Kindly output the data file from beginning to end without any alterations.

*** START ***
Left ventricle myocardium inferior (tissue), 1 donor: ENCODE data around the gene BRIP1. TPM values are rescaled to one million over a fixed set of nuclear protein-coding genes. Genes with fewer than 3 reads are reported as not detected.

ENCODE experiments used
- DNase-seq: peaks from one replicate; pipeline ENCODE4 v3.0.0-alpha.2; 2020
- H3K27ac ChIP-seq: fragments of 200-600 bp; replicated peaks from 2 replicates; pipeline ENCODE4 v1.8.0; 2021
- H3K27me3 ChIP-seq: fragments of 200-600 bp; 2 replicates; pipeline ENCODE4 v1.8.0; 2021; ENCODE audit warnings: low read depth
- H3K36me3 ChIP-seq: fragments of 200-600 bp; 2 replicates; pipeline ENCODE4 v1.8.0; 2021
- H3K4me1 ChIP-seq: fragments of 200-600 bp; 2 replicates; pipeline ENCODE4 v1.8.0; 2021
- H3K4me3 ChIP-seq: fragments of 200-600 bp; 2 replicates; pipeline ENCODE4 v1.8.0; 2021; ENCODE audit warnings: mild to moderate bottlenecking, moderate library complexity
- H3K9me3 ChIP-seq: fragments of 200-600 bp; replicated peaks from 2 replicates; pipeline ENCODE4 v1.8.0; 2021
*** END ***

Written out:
Left ventricle myocardium inferior (tissue), 1 donor: ENCODE data around the gene BRIP1. TPM values are rescaled to one million over a fixed set of nuclear protein-coding genes. Genes with fewer than 3 reads are reported as not detected.

ENCODE experiments used
- DNase-seq: peaks from one replicate; pipeline ENCODE4 v3.0.0-alpha.2; 2020
- H3K27ac ChIP-seq: fragments of 200-600 bp; replicated peaks from 2 replicates; pipeline ENCODE4 v1.8.0; 2021
- H3K27me3 ChIP-seq: fragments of 200-600 bp; 2 replicates; pipeline ENCODE4 v1.8.0; 2021; ENCODE audit warnings: low read depth
- H3K36me3 ChIP-seq: fragments of 200-600 bp; 2 replicates; pipeline ENCODE4 v1.8.0; 2021
- H3K4me1 ChIP-seq: fragments of 200-600 bp; 2 replicates; pipeline ENCODE4 v1.8.0; 2021
- H3K4me3 ChIP-seq: fragments of 200-600 bp; 2 replicates; pipeline ENCODE4 v1.8.0; 2021; ENCODE audit warnings: mild to moderate bottlenecking, moderate library complexity
- H3K9me3 ChIP-seq: fragments of 200-600 bp; replicated peaks from 2 replicates; pipeline ENCODE4 v1.8.0; 2021